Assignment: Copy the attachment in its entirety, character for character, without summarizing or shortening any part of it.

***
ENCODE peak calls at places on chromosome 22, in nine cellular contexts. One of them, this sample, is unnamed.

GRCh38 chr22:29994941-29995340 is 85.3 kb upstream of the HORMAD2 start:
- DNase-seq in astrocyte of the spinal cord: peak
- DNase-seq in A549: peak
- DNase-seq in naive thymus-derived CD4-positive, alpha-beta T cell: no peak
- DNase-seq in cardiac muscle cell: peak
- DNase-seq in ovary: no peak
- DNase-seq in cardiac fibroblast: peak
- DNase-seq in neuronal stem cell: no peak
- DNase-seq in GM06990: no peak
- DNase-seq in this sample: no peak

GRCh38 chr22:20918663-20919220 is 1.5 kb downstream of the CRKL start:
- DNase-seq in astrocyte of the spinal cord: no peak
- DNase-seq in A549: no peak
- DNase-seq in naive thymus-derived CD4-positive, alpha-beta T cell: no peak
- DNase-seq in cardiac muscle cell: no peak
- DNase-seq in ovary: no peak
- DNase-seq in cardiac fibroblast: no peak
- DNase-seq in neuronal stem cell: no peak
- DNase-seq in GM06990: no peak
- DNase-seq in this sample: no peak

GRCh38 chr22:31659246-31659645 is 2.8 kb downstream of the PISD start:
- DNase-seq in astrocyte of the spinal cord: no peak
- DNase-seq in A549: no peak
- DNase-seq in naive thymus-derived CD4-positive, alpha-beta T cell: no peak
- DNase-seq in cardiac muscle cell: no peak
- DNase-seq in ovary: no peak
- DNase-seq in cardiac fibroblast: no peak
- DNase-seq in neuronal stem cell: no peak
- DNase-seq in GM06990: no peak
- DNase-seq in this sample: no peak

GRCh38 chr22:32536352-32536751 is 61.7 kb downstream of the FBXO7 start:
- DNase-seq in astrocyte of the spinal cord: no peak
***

ENCODE peak calls at places on chromosome 22, in nine cellular contexts. One of them, this sample, is unnamed.

GRCh38 chr22:29994941-29995340 is 85.3 kb upstream of the HORMAD2 start:
- DNase-seq in astrocyte of the spinal cord: peak
- DNase-seq in A549: peak
- DNase-seq in naive thymus-derived CD4-positive, alpha-beta T cell: no peak
- DNase-seq in cardiac muscle cell: peak
- DNase-seq in ovary: no peak
- DNase-seq in cardiac fibroblast: peak
- DNase-seq in neuronal stem cell: no peak
- DNase-seq in GM06990: no peak
- DNase-seq in this sample: no peak

GRCh38 chr22:20918663-20919220 is 1.5 kb downstream of the CRKL start:
- DNase-seq in astrocyte of the spinal cord: no peak
- DNase-seq in A549: no peak
- DNase-seq in naive thymus-derived CD4-positive, alpha-beta T cell: no peak
- DNase-seq in cardiac muscle cell: no peak
- DNase-seq in ovary: no peak
- DNase-seq in cardiac fibroblast: no peak
- DNase-seq in neuronal stem cell: no peak
- DNase-seq in GM06990: no peak
- DNase-seq in this sample: no peak

GRCh38 chr22:31659246-31659645 is 2.8 kb downstream of the PISD start:
- DNase-seq in astrocyte of the spinal cord: no peak
- DNase-seq in A549: no peak
- DNase-seq in naive thymus-derived CD4-positive, alpha-beta T cell: no peak
- DNase-seq in cardiac muscle cell: no peak
- DNase-seq in ovary: no peak
- DNase-seq in cardiac fibroblast: no peak
- DNase-seq in neuronal stem cell: no peak
- DNase-seq in GM06990: no peak
- DNase-seq in this sample: no peak

GRCh38 chr22:32536352-32536751 is 61.7 kb downstream of the FBXO7 start:
- DNase-seq in astrocyte of the spinal cord: no peak